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Oracle® Database PL/SQL Language Reference
11g Release 2 (11.2)

Part Number E17126-03
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RETURNING INTO Clause

The RETURNING INTO clause specifies the variables in which to store the values returned by the statement to which the clause belongs. The variables can be either individual variables or collections. If the statement does not affect any rows, the values of the variables are undefined.

The static RETURNING INTO clause belongs to a DELETE, INSERT, or UPDATE statement. The dynamic RETURNING INTO clause belongs to the EXECUTE IMMEDIATE statement.

Topics:

Syntax

static_returning_clause ::=

static_returning_clause
Description of the illustration static_returning_clause.gif

dynamic_returning_clause ::=

dynamic_returning_clause
Description of the illustration dynamic_returning_clause.gif

into_clause ::=

into_clause
Description of the illustration into_clause.gif

bulk_collect_into_clause ::=

bulk_collect_into_clause
Description of the illustration bulk_collect_into_clause.gif

Semantics

static_returning_clause

single_row_expression

An expression that returns a single row of a table.

multiple_row_expression

An expression that returns multiple rows of a table.

into_clause

Specifies the variables or record in which to store the column values that the statement returns.

Restriction on into_clause Use into_clause in dynamic_returning_clause if and only if dynamic_sql_stmt (which appears in "EXECUTE IMMEDIATE Statement") returns a single row.

record_name

The name of a record variable in which to store the row that the statement returns. For each select_item in the statement, the record must have a corresponding, type-compatible field.

variable_name

Either the name of a scalar variable in which to store a column that the statement returns or the name of a weak cursor variable that is declared in a PL/SQL host environment and passed to PL/SQL as a bind argument. Each select_item in the statement must have a corresponding, type-compatible variable.

Restriction on variable_name The variable_name cannot be the name of a BOOLEAN variable.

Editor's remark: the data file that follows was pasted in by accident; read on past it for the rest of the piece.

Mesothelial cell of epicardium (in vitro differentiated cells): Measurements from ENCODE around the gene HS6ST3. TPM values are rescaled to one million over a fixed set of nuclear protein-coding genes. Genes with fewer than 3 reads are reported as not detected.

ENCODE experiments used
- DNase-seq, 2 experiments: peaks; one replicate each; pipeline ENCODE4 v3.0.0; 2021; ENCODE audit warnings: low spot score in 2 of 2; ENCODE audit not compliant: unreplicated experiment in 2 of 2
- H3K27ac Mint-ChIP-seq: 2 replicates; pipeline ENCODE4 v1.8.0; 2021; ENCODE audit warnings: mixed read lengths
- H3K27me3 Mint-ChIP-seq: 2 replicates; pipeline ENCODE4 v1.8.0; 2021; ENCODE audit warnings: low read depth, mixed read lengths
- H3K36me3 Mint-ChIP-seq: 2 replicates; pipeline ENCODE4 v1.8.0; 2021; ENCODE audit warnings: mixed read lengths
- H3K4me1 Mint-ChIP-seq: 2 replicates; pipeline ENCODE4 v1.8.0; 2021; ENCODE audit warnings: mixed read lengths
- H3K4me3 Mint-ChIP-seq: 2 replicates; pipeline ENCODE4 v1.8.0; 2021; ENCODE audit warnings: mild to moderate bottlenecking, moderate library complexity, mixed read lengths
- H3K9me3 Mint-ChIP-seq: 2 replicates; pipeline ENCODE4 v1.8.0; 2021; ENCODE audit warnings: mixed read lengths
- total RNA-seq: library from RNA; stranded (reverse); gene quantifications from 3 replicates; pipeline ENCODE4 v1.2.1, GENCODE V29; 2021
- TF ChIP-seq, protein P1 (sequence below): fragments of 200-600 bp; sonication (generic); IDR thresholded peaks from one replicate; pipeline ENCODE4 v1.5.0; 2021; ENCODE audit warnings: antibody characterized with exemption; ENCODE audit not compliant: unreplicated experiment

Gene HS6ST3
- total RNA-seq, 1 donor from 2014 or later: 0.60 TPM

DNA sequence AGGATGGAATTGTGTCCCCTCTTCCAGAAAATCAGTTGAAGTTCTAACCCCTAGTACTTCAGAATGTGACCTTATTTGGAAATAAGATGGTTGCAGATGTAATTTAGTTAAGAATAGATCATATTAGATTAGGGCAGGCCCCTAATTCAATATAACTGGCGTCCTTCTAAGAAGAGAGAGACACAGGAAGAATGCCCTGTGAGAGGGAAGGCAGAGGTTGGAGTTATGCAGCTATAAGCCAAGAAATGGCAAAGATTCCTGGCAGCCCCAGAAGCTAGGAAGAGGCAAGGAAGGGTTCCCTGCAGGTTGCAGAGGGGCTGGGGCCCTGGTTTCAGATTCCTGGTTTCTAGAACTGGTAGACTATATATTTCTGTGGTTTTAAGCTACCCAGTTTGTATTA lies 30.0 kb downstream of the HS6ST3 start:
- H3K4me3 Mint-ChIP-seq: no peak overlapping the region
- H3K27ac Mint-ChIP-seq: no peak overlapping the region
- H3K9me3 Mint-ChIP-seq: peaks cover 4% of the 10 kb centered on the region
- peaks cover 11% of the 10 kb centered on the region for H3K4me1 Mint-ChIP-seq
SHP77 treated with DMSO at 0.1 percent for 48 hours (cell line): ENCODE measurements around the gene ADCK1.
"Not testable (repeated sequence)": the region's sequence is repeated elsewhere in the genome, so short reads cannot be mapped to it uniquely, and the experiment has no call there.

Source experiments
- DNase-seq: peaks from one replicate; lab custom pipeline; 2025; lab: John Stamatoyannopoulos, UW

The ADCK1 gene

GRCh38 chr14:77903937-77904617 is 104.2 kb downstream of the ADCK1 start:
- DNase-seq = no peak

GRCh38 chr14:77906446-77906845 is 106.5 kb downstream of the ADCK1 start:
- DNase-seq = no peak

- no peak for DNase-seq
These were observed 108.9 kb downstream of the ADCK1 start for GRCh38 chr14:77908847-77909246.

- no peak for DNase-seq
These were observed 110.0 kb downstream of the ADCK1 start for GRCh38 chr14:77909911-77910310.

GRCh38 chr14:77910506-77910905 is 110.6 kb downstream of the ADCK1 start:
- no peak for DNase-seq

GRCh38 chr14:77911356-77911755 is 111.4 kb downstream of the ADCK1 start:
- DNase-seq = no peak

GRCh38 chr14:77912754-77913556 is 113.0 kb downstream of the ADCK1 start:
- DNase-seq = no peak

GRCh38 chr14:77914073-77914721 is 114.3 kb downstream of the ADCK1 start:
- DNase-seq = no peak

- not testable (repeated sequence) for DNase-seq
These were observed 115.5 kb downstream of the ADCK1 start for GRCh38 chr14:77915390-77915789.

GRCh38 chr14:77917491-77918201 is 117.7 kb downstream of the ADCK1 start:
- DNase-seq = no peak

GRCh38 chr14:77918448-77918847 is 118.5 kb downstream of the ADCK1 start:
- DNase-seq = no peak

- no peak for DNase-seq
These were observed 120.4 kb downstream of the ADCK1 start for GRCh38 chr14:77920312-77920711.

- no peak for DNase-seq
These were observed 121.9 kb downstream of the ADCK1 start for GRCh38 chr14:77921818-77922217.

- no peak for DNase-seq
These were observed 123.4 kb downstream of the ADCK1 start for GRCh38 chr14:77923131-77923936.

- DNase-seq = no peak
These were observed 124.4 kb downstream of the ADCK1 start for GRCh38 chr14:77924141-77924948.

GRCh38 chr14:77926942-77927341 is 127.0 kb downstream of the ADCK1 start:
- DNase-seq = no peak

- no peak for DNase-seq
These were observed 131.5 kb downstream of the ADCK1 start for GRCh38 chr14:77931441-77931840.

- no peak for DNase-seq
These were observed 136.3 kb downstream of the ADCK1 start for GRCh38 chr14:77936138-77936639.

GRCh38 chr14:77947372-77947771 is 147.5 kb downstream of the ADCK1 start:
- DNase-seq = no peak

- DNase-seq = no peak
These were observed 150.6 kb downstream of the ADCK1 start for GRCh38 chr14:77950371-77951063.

bulk_collect_into_clause

Specifies one or more collections or host arrays in which to store the rows that the statement returns. For each select_item in the statement, bulk_collect_into_clause must have a corresponding, type-compatible collection_name or host_array_name.

For the reason to use this clause, see "Bulk SQL and Bulk Binding".

Restriction on bulk_collect_into_clause Use the bulk_collect_into_clause clause in dynamic_returning_clause if and only if dynamic_sql_stmt (which appears in "EXECUTE IMMEDIATE Statement") can return multiple rows.

collection_name

The name of a collection in which to store the rows that the statement returns.

Restrictions on collection_name 

host_array_name

The name of an array in which to store the rows that the statement returns. The array must be declared in a PL/SQL host environment and passed to PL/SQL as a bind argument. Do not put space between the colon (:) and host_array_name.

Usage

You cannot use the RETURNING INTO clause for remote or parallel deletes.

For DML statements that have a RETURNING clause, you can place OUT bind arguments in the RETURNING INTO clause without specifying the parameter mode, which, by definition, is OUT. If you use both the USING clause and the RETURNING INTO clause, the USING clause can contain only IN arguments.

At run time, bind arguments or define variables replace corresponding placeholders in the dynamic SQL statement. Every placeholder must be associated with a bind argument in the USING clause or RETURNING INTO clause (or both) or with a define variable in the INTO clause.

The value a of bind argument cannot be the literal TRUE, FALSE, or NULL. To pass the value NULL to the dynamic SQL statement, see "Uninitialized Variable for NULL in USING Clause".

Examples

Related Topics

In this chapter:

In other chapters: